The Umdabu Dance Company Zulu performers of South Africa sent messages of praise and honor from their country on campus last week. They began by engaging the crowd about when they said Africa was a virgin instead of what it is today.
One topic of the speech was Nelson Mandela and the triumphs South Africa experienced over apartheid. The dancers who traveled are Jomo Xulu, Issaic Xulu, Simon Xulu, Zongamele Ndubane, and Nkosinami Sthole.
While interacting with the audience, there was a sense of connection with the atmosphere in sharing the moves that glorified the most high.
The phrase “Nkosi Sikelela I Africa,” which means give thanks to those and praise for opportunity, was used constantly.
Each member shared why they came and the reason they wanted to visit the university.
” We come to represent for Africa and our country,” said Ndubane Xulu.
” I thought the dancing was amazing and that we need to incorporate some of the moves into the Orchesis Dance Company,” said sophomore Lisa Harkness.
Sthole later said stepping originated from Africa as a form of praise to God.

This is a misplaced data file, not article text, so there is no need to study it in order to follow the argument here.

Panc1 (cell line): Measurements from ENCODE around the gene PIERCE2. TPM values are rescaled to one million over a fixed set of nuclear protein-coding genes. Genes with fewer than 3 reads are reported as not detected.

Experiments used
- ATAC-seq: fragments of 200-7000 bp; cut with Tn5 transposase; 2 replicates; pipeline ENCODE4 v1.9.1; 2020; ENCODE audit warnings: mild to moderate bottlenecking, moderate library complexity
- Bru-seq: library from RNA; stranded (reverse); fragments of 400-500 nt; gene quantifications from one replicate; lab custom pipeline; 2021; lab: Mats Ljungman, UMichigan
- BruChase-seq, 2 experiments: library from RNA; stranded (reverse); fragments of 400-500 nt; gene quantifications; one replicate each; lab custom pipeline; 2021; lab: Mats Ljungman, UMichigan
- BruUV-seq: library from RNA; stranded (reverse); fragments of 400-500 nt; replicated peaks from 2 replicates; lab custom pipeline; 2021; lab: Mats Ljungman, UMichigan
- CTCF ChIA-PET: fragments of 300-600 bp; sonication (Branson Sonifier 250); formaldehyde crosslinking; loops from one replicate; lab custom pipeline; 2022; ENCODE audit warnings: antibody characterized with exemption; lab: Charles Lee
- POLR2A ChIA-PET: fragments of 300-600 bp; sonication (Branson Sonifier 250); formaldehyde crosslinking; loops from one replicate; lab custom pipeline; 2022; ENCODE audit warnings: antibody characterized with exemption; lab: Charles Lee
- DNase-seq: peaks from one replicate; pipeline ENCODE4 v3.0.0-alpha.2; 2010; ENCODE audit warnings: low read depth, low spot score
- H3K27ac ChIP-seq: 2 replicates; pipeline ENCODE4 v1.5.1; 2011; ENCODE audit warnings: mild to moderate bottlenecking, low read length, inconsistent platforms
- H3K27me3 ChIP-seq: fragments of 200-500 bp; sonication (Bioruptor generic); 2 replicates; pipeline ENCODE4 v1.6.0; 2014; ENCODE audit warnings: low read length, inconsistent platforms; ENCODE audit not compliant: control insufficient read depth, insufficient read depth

The stylistic movements of their ensemble were incredible and contributed to the cultural experience.
Even though the show started a little late it was worth it.
There was tons of crowd participation and smiles on faces to show appreciation of the Zulu dancers.
Before the performance that night, the dancers shared some of the moves and music with the students in the cafe.
” We cannot forget our Heroes and Sheroes who fought and died so that we may have a chance. We cannot forget them,” said Simon Xulu.
After taking pictures with the audience, the lead dancer Nkosinami Sthole let the audience know that women are a part of the creative group.
However, due to the economy, they were not able to travel but they are with us in spirit.
“We (Africans) are known as a rumble nation and the best place of mankind,” Jomo Xulu said
By the end of the night, there were tons of photos being taken because, for some, this may be their only chance of see the dancers in person.
“I’m going to show this to my mom,” said Interim President Dr. Frank Pogue.